As for final thoughts: political stories can be a bit of a minefield, depending on how deep they go, and I’m looking forward to seeing how well the final cut of Solace State handles its topics. Many of the topics that Kan says will be broached in this game seem very apt to the current climate of the US, which I feel is both necessary to tell, and will also inevitably lead this game down the path of controversy within parts of the gaming community. Regardless, I’m excited to see where the final version of the story will go, and I’m looking forward to its release.
We also had the chance to speak with Kan for a bit before the demo to dive a bit deeper into her game and its development!
Gamer Escape: For our audience, could you give us a quick introduction to yourself and your upcoming game, Solace State?
Kan: I’m Tanya Kan, I’m the lead developer and creative director of Solace State. Solace State is a 3D visual novel. It is about a young woman who undergoes a political awakening because she’s going to a surveillance society, at first ostensibly to find her friends. After a while, she’s realizing how difficult their lives are, and, in so doing, she thinking about how her abilities as a hacker can help benefit people from all walks of life that she comes across in the backdrop of her friend’s lives.
This is very wrought, in a way, with many dramas and human relationships overall. Your friendships and even your potential romantic engagements (slim though they may be by visual novel standards!) nonetheless have an impact on the trajectory of the society itself. How you deal with people may shape and turn the relationships that you have in your life, so we’re trying to model that kind of complexity as well.
Gamer Escape: What I’m seeing in the demo right now is that you’re integrating a lot of the text, a lot of the prose, into the actual environment of the game. I wanted to ask if you have any inspirations for this style of presentation?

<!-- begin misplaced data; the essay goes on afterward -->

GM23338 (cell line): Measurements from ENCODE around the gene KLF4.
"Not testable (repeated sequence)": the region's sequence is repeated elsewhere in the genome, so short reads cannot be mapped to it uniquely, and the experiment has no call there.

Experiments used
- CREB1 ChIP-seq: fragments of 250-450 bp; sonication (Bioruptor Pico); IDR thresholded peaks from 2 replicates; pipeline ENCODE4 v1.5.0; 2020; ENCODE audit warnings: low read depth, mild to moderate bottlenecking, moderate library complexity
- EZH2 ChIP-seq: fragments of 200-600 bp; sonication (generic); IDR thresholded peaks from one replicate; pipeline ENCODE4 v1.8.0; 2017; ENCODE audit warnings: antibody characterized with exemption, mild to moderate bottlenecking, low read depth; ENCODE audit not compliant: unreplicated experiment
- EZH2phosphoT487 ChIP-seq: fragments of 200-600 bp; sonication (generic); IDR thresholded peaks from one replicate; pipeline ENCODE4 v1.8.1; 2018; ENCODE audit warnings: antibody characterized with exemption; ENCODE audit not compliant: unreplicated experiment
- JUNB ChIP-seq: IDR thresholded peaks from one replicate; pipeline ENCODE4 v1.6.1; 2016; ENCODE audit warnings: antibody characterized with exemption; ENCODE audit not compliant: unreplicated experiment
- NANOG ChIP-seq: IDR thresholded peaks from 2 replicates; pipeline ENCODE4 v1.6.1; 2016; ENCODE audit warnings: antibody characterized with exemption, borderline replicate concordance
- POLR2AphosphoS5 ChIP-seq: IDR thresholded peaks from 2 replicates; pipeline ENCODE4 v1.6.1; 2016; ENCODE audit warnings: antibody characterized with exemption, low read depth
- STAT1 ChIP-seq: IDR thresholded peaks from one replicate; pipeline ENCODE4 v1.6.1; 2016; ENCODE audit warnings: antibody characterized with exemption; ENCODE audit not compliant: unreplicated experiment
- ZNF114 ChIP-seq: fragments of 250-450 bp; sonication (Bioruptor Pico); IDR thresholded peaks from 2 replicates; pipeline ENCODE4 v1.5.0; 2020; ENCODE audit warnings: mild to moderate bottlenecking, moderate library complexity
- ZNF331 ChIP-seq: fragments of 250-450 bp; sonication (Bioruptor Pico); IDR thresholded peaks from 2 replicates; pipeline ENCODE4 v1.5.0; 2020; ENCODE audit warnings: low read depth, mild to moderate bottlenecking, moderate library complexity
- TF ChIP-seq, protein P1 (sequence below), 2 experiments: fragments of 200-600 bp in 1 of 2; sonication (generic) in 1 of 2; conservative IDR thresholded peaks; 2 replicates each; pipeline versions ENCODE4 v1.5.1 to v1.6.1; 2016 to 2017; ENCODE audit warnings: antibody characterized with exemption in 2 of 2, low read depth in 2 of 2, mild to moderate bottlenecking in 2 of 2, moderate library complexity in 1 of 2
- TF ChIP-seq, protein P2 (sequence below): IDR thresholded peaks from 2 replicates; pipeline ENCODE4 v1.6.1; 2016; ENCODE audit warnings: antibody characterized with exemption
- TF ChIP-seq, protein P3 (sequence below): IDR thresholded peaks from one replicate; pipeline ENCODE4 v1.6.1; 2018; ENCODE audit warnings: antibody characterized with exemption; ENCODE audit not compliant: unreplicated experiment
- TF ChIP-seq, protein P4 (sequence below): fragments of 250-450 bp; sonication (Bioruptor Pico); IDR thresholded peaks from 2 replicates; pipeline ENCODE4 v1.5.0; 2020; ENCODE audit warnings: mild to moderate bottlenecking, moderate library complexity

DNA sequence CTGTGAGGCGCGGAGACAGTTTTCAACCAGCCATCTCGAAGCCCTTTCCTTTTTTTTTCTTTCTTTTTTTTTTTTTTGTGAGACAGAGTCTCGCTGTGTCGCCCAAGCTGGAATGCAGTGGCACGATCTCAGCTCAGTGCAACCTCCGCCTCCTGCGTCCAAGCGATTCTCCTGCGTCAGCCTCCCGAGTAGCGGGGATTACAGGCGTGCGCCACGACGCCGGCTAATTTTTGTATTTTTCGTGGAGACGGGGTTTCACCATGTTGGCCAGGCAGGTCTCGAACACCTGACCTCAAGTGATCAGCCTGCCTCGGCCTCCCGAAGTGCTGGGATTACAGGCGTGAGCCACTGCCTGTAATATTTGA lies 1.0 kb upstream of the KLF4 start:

Kan: Yes, absolutely! This experimentation really came out of my cinema studies background back in university. I was thinking, well, films have a certain look to them…why is Solace State not a film, and why am I going in to games? That was my starting point. I thought, aesthetically, what do games have to offer that’s really, really different from anything else that films have to offer? I started looking at isometric modes, something that’s common in 3D games, and being able to move in that environment is not very film-like.
Beyond that, it works with our story of breaking the hierarchy. A traditional architectural form, such as classical architecture, tends to really focus on certain dominant hierarchies, and Chloe as a hacker kind of disrupts all that. As she’s disrupting, really, you’re peeling back layers of 3D architecture to find hidden information. But at the same time, it may be obfuscating other forms of information through having those layers of walls, rather they are walls of text, walls of information, or actual physical boundaries. That’s what the aesthetic is really playing with here.
As you go through the game and you make certain choices, these choices actually allow you to down different paths of the game. We’re able to use lighting and environment to tell a different story of the architectural space as well as the kind of socioeconomic hierarchies that are in place within that part of the city [in the game].
Gamer Escape: You said you have a background in cinema, what made you decide to work in a heavily text-based genre rather that something more visually focused, like a point-and-click or a Telltale-style game?
Kan: It was a number of things, actually. We first started trying to create a game that is kind of like Gone Home or Dear Esther. But we went with a more text-based version of this, because we also wanted to highlight characters in the actual physical environment. Right now, what you have in the game is 2D character sprites in the 3D environment, and they have positioning within the 3D world itself. You’re able to see their expressions, see their poses. Sometimes people’s expressions can lie, or they can tell the truth, so you have to read into that a little further. When our scope was more like a 3D exploratory game, we weren’t able to do as much for that, unfortunately.
Gamer Escape: Did you have any specific inspirations from other visual novels in your creation of Solace State?